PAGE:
Thursday, January 23, 2014

It's not all rainbows adorable bald heads

I should write something. No, not because I think you expect me to. Because I want to. Several times a day I have thought-about Sam, about cancer, about siblings, about grief-and I think, "I should write that down." Writing helps me to process my thoughts and emotions, and I want to share this with you. I don't want to hold anything back. I want you to know how crappy it is live without Sam. I also want to remember. I want you to remember. If we stop thinking, talking, writing about him, then was he ever really here?

It's been almost 2 weeks since I put my thoughts on paper-that's how I used to explain writing to my students. Whether they were in 1st grade or 6th grade, they were always afraid to write. "Don't stress out. It's just thoughts on paper," I would tell them. There's always time later to go back, reread, fix, adjust, perfect. "Just get your ideas out before you forget them."

Here's one idea spinning in my head today-for the past 6 months, really: Have you ever heard the term, "Rainbow Baby?" I heard it for the first time this past summer, when Sam was on hospice. I stumbled across an on-line magazine, Still Standing, full of articles about child/baby/pregnancy loss written by bereaved parents. I was lead there by Angela Miller, of A Bed For My Heart, author of You Are the Mother of All Mothers. I was comforted by most of the writing. I felt less alone in reading about other parents' experiences. I felt more confident that I would indeed survive the death of my son because these other parents were surviving. Parents said they not only did they survive, but they were thriving even through their grief, and finding joy in the darkness. I held onto that. I still do.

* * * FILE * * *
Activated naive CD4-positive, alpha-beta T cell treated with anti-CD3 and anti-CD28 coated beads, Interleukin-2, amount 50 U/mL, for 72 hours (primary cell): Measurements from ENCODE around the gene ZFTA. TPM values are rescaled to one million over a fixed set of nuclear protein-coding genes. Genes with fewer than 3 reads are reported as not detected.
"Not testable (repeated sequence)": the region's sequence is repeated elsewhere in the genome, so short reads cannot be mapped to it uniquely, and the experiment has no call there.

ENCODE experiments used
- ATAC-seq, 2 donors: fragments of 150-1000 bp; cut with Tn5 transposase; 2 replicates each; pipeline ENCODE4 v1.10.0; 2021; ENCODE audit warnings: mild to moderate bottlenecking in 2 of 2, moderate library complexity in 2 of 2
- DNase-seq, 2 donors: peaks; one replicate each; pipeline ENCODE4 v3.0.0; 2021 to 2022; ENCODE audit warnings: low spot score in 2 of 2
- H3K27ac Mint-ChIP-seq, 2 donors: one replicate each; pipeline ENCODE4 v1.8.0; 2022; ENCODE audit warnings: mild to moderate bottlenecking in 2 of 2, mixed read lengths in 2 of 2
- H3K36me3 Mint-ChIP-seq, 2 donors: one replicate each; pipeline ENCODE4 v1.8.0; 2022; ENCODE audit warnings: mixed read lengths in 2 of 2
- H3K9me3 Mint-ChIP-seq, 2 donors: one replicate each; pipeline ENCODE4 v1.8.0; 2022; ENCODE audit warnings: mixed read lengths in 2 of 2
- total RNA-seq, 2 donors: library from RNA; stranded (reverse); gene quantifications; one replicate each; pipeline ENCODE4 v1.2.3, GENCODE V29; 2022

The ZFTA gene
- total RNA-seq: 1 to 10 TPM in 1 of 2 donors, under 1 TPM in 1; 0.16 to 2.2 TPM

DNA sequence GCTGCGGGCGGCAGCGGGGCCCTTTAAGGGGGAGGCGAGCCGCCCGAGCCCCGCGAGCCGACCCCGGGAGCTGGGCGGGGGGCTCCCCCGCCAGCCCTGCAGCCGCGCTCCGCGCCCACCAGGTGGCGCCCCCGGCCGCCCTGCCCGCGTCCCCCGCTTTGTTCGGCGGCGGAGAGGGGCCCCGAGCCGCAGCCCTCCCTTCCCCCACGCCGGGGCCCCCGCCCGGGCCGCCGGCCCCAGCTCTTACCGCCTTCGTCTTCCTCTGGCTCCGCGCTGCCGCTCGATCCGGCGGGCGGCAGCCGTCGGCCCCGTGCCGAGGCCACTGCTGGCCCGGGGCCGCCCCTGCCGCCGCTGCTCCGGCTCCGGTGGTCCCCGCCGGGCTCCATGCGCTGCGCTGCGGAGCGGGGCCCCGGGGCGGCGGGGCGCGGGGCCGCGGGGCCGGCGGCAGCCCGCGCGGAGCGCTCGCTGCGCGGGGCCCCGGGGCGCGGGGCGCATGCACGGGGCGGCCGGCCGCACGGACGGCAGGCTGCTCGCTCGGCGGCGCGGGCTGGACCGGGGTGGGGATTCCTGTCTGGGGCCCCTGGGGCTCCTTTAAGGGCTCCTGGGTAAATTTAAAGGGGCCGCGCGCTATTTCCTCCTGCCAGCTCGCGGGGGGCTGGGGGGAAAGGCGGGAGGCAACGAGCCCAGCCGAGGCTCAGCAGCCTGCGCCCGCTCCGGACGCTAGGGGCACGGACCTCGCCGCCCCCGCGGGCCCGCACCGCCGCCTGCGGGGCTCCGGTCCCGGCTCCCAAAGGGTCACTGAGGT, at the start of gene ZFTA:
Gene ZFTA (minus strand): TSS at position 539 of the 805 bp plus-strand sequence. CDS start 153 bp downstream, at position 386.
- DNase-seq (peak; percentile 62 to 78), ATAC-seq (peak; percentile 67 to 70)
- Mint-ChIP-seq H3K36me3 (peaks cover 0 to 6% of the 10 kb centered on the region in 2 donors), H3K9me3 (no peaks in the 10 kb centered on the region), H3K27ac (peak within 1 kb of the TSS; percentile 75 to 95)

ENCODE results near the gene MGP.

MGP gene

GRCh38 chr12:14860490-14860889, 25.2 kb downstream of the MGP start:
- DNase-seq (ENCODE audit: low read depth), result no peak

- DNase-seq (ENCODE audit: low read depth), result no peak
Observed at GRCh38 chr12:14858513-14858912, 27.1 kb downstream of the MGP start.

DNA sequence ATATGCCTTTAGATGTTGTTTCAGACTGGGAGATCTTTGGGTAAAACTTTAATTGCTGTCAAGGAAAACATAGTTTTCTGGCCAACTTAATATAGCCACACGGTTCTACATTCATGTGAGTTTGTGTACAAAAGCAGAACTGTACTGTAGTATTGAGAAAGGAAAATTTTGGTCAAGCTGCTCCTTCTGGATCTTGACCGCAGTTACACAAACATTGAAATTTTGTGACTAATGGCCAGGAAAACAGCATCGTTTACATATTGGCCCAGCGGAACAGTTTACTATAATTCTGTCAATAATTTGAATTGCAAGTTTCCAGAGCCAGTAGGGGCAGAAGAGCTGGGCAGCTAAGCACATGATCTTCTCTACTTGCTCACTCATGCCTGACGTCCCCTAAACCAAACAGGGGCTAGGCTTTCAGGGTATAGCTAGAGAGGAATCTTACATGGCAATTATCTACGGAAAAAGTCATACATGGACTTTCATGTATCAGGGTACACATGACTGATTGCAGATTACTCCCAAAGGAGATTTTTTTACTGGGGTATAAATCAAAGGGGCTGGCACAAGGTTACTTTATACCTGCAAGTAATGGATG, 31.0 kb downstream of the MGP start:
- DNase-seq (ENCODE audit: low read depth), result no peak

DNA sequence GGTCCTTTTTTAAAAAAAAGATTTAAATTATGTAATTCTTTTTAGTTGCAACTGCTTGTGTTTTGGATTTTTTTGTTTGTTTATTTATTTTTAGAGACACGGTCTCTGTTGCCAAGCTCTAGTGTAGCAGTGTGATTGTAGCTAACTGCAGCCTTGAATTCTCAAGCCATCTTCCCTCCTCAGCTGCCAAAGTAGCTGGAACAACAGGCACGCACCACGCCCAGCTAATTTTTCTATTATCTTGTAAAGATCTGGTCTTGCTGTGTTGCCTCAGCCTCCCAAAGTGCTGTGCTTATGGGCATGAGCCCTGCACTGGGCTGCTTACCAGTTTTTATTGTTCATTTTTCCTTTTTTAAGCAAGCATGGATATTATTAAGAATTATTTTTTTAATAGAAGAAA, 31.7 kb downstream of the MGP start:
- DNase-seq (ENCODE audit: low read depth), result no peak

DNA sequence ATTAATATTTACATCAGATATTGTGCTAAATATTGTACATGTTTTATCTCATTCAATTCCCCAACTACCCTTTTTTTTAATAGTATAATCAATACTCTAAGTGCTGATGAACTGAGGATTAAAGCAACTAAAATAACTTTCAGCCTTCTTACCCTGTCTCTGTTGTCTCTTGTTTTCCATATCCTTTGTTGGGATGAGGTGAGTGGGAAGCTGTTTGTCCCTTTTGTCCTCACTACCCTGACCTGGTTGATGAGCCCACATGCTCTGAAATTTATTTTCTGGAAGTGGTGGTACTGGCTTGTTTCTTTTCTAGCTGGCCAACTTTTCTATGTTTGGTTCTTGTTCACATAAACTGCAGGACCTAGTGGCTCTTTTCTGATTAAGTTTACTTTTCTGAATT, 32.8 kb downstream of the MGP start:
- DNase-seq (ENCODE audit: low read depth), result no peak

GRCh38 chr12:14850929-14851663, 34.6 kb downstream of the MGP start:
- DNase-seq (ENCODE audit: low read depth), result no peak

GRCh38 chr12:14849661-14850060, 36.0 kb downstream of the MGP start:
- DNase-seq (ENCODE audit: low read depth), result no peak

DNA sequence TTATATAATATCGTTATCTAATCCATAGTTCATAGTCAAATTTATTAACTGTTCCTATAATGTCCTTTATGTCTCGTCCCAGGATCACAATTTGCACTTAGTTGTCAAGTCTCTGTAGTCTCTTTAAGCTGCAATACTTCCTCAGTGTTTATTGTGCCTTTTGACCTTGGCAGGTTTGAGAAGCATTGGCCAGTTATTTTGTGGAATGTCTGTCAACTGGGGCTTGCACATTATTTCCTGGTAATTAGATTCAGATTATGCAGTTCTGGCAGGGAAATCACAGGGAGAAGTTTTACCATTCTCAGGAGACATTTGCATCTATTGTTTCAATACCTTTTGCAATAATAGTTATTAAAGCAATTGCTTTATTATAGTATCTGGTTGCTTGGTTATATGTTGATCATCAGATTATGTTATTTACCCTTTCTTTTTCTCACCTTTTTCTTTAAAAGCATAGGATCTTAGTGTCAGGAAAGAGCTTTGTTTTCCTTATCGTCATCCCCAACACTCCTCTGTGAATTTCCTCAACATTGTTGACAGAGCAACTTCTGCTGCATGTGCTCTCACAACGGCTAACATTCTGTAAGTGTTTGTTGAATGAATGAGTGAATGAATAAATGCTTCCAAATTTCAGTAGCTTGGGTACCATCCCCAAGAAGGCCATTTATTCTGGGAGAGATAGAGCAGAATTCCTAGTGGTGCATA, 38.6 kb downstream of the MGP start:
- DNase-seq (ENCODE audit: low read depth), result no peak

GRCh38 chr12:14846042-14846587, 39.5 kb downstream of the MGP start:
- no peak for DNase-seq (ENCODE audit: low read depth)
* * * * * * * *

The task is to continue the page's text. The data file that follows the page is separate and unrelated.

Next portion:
Anyway, back to this idea of a Rainbow Baby. A Rainbow Baby is the baby one has after experiencing pregnancy loss. 


After Abby and before Sam there was another baby. He died inside of me at 16 weeks. We didn't name him because he was miscarried, not stillborn, and therefore there was no death certificate. But he was. 

And then there was Sam. Our miracle baby. Our longed for, wished for, prayed for Rainbow Baby. 

Our Rainbow Baby died. I hate that term, Rainbow Baby. I can't be alone in that. What about the moms and dads who are never able to bring a baby into the world alive? I almost can't click on the link in my Facebook newsfeed for Still Standing because of that stupid term (unless the article is by Angela Miller, of course). I can't stand to read about how someone is "expecting a Rainbow Baby," as if everything is going to perfect from now on. Bullshit. I want to sit that glowing pregnant mama down and gently, taking her hands in mine, break the sad news to her. Just because you bring a baby alive into this world, doesn't mean it will always be healthy and alive. Diseases happen. People happen. Freak accidents happen. Be aware that you are vulnerable to child loss for as long as you breathe.